When it comes to U.S. disputes, the Democratic economist probably would be more “off the rails” than the typical Democratic voter (sorry, you’ll have to find your own links here, there are plenty), if only because that person is more aware of the socioeconomic conflicts and more aware of what one is supposed to believe. The more symbolic the dispute, the further from the median voter the Democratic economist is likely to be. But that is the education doing the work, not the economics background.
If you want to get a Democratic economist making sense, just get that person talking about some other country, follow most of the policy advice, and remove the word “inequality” and a few other catch phrases.
Interestingly, there is a subset of Republican economists who don’t talk sense no matter what the country under consideration. For instance, they might think that “income tax cuts for Mexico” would do a lot of good. In this sense they are the more consistent “cosmopolitan ideologues,” taking that phrase as a truly joint concept. Since most economists are Democrats, perhaps examining “the remnant Republicans” is selecting for excessively consistent ideology. The remnant Republicans are less likely to insist that “every country is different,” a’ la Dani Rodrik. If they were so flexible, they probably wouldn’t still be Republicans.
As a final note, I fear we are entering a world so “well-informed” about affective polarization, and with Woke concepts so globalized, that at some point the majority of the Democratic economists won’t talk sense on Mexico any more either. But we are not yet there — maybe in five to ten years? Maybe never? And where will the Republican remnant end up?
Wyoming—the first US state to grant a charter to a crypto bank—has approved legal status for a decentralized autonomous organization ( ), the American CryptoFed DAO, according to an announcement on Sunday. The organization, which has a mission to introduce a new monetary system, now becomes the first legally recognized DAO in the U.S.
It comes after Wyoming lawmakers voted in March to pass a bill allowing DAOs to be officially registered in the state. The law affords these entities—which are governed by and dispense with the hierarchical control structure seen in traditional companies—the same rights as a limited liability company. The bill came into effect on July 1, 2021.
Just think — limited liability for “a company managed by nobody”! And:
The DAO law also solidifies Wyoming’s reputation as the most crypto-friendly U.S. state. Last year, it was the first in the US to issue a state charter for crypto banks and has already licensed two: Kraken and Avanti.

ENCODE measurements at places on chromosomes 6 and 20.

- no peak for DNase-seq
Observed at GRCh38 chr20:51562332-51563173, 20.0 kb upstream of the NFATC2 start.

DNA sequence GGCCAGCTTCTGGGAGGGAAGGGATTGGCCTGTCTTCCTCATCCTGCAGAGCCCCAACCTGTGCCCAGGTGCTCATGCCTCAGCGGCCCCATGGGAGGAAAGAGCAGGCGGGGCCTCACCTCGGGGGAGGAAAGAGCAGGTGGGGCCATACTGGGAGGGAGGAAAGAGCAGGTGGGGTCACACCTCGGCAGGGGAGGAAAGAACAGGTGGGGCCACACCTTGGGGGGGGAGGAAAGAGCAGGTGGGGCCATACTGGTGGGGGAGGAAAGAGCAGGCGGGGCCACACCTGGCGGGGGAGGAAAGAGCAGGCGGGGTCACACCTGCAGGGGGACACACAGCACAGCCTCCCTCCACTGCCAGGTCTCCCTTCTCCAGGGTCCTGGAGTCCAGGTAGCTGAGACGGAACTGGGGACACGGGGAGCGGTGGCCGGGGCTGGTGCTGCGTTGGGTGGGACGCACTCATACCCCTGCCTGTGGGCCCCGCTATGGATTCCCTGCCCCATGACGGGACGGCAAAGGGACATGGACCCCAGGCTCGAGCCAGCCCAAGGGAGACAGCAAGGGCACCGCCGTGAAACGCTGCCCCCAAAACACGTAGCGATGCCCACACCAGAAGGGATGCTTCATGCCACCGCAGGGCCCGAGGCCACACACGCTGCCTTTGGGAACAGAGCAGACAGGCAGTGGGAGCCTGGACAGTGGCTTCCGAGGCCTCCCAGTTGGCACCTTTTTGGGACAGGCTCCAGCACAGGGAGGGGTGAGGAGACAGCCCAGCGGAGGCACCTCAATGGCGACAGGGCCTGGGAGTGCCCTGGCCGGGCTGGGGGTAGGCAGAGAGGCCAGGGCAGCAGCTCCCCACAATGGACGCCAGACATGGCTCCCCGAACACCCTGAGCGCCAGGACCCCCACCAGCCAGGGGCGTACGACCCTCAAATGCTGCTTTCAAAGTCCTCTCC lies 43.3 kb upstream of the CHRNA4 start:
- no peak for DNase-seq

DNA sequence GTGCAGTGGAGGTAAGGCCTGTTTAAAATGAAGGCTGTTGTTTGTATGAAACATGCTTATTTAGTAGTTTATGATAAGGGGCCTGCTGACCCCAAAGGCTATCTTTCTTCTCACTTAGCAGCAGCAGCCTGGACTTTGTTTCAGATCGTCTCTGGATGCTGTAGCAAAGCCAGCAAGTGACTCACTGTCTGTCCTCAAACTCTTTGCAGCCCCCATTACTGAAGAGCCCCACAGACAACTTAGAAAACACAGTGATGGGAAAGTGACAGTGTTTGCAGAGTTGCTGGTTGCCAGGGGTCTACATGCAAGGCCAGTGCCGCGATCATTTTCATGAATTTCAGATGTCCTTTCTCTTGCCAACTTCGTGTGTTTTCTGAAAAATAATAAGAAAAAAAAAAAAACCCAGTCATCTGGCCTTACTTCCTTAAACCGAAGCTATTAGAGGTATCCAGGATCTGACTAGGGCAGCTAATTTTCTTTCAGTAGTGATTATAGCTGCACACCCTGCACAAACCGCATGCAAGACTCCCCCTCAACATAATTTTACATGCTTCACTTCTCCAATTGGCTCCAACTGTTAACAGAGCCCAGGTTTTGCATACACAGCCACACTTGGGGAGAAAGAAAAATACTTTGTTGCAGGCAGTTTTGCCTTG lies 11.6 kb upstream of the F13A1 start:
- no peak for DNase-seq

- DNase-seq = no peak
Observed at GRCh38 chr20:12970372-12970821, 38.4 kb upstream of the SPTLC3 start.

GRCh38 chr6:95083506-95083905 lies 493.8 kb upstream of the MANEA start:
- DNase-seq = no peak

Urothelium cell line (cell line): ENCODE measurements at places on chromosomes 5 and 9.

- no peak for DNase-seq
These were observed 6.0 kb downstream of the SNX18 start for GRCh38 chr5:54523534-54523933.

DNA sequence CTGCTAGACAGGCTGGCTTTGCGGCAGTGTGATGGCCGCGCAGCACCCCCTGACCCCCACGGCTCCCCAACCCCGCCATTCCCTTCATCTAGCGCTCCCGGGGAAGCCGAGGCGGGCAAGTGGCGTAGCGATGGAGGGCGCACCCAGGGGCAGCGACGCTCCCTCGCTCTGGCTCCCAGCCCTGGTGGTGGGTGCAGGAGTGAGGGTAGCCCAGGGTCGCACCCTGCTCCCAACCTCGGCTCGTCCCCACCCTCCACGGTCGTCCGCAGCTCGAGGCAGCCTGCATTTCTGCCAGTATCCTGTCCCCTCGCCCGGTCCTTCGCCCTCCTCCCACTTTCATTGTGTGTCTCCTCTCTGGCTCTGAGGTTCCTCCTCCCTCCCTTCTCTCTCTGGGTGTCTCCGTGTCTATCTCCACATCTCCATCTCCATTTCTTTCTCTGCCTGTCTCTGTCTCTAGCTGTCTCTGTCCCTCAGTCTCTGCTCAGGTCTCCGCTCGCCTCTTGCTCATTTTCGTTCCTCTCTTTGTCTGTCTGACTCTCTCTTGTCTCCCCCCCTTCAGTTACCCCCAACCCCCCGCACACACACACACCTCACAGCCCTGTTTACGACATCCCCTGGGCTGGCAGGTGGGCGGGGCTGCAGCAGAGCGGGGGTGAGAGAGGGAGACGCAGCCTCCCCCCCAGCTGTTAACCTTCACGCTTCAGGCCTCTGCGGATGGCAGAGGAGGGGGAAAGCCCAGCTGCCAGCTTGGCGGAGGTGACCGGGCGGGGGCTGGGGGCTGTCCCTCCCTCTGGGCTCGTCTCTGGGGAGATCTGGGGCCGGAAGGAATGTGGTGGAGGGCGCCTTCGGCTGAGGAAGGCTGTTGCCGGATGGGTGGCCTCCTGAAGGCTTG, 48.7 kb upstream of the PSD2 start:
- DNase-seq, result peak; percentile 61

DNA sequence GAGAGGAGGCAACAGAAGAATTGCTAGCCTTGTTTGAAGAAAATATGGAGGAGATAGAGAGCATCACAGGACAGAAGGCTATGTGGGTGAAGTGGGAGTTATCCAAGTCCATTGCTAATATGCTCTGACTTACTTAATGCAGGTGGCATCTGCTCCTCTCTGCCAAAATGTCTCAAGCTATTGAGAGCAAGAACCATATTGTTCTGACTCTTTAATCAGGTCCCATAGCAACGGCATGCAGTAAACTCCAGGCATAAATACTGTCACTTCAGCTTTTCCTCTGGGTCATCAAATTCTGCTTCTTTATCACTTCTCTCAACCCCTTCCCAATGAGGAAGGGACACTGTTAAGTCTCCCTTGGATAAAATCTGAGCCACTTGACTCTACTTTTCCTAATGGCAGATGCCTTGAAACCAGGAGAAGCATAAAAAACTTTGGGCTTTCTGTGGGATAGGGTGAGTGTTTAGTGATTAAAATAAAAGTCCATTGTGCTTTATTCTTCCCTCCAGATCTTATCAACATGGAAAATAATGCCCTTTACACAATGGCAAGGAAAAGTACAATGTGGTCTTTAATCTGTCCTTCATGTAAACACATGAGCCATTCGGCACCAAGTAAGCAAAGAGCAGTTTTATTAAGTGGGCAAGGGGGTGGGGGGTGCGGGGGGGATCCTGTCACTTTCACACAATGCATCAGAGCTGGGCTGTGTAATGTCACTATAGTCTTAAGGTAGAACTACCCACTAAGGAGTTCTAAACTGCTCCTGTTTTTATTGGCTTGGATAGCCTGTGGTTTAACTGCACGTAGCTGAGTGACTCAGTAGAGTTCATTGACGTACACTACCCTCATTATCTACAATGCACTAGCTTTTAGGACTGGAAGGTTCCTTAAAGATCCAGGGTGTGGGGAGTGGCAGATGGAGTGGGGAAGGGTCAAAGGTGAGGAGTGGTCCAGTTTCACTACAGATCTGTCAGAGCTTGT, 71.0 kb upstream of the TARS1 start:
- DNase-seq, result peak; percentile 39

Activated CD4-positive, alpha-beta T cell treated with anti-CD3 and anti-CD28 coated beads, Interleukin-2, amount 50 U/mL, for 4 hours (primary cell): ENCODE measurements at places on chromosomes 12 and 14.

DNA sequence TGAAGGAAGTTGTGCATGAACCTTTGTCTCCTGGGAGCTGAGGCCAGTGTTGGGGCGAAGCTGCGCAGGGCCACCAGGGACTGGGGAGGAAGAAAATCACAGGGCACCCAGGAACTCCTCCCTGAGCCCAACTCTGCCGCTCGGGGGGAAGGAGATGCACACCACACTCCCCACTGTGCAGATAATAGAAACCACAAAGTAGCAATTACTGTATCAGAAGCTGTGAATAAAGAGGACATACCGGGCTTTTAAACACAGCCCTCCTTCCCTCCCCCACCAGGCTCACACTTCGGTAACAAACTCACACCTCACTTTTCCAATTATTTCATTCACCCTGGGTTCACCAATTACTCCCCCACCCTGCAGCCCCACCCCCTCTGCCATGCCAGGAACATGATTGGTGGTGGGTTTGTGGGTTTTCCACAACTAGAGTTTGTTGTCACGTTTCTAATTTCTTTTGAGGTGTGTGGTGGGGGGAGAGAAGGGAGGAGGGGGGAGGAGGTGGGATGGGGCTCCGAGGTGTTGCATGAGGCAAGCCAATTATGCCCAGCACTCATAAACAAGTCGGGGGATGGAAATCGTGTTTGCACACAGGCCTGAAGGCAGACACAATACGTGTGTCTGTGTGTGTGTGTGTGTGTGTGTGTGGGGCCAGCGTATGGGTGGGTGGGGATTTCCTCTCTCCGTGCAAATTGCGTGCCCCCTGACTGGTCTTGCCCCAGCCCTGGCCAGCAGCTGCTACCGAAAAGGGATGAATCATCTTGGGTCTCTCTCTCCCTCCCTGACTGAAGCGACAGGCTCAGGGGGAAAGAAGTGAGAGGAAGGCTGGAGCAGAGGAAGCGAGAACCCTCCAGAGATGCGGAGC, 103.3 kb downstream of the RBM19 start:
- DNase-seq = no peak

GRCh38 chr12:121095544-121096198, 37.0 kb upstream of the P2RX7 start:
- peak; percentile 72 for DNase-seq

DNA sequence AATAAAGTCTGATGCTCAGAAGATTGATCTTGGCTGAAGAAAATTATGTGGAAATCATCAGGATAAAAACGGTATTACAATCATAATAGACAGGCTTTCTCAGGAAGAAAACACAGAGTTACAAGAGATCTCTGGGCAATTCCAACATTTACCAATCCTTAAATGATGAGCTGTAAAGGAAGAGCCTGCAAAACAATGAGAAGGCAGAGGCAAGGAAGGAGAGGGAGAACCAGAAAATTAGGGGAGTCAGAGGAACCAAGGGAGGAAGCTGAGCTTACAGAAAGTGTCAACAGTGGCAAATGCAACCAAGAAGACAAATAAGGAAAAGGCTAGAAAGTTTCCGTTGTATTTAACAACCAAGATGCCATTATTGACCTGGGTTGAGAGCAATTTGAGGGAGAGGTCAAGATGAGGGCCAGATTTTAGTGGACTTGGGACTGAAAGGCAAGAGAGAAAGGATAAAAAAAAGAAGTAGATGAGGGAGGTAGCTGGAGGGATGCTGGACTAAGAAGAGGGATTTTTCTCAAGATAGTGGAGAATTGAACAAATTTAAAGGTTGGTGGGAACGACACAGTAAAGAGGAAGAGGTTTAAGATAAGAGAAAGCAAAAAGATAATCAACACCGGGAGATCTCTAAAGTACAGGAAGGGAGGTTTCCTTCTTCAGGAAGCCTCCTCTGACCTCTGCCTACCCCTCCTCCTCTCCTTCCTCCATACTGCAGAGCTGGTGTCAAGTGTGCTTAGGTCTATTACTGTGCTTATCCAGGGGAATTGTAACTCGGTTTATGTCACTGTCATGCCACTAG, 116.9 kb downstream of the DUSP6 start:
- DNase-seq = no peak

Here is the full story, via Shaffin Shariff.
According to Jonathan Martinis, the senior director for law and policy at a center for disability rights at Syracuse University, one of the most dangerous aspects of guardianships is the way that they prevent people from getting their own legal counsel. “The rights at stake in guardianship are analogous to the rights at stake in criminal cases,” Martinis said. “Britney could have been found holding an axe and a severed head, saying ‘I did it,’ and she still would’ve had the right to an attorney. So, under guardianship, you don’t have the same rights as an axe murderer.”
…there is also a wide range of alternatives to conservatorship that are less strict than what Spears has experienced, such as conditional powers of attorney or formal shared control of finances. As conservatorship law is written, the court is required to determine that a conservatorship is—and remains—necessary. “In practice,” Zoë Brennan-Krohn, a disability-rights attorney for the American Civil Liberties Union, said, “this is absolutely not the case. What should be happening is that a judge at a reëvaluation hearing would ask, ‘What else have you tried? Why isn’t anything else working?’ And, if the conservator hasn’t shown that they’ve tried less restrictive options, the conservatorship should be suspended. But I’ve never heard of a judge asking that in any situation.”
Here is the full New Yorker story by Ronan Farrow and Jia Tolentino, focusing on Britney Spears.
A new NBER paper by Allcott, Kim, Taubinsky and Zinman takes a close look at the behavioral economics of payday loans and finds that most common regulations make borrowers worse off.
Critics argue that payday loans are predatory, trapping consumers in cycles of repeated high interest borrowing. A typical payday loan incurs $15 interest per $100 borrowed over two weeks, implying an annual percentage rate (APR) of 391 percent, and more than 80 percent of payday loans nationwide in 2011-2012 were reborrowed within 30 days (CFPB 2016). As a result of these concerns, 18 states now effectively ban payday lending (CFA 2019), and in 2017, the Consumer Financial Protection Bureau (CFPB) finalized a set of nationwide regulations. The CFPB’s then director argued that \the CFPB’s new rule puts a stop to the payday debt traps that have plagued communities across the country. Too often, borrowers who need quick cash end up trapped in loans they can’t afford” (CFPB 2017).
Proponents argue that payday loans serve a critical need: people are willing to pay high interest rates because they very much need credit. For example, Knight (2017) wrote that the CFPB regulation \will significantly reduce consumers’ access to credit at the exact moments they need it most.” Under new leadership, the CFPB rescinded part of its 2017 regulation on the grounds that it would reduce credit access.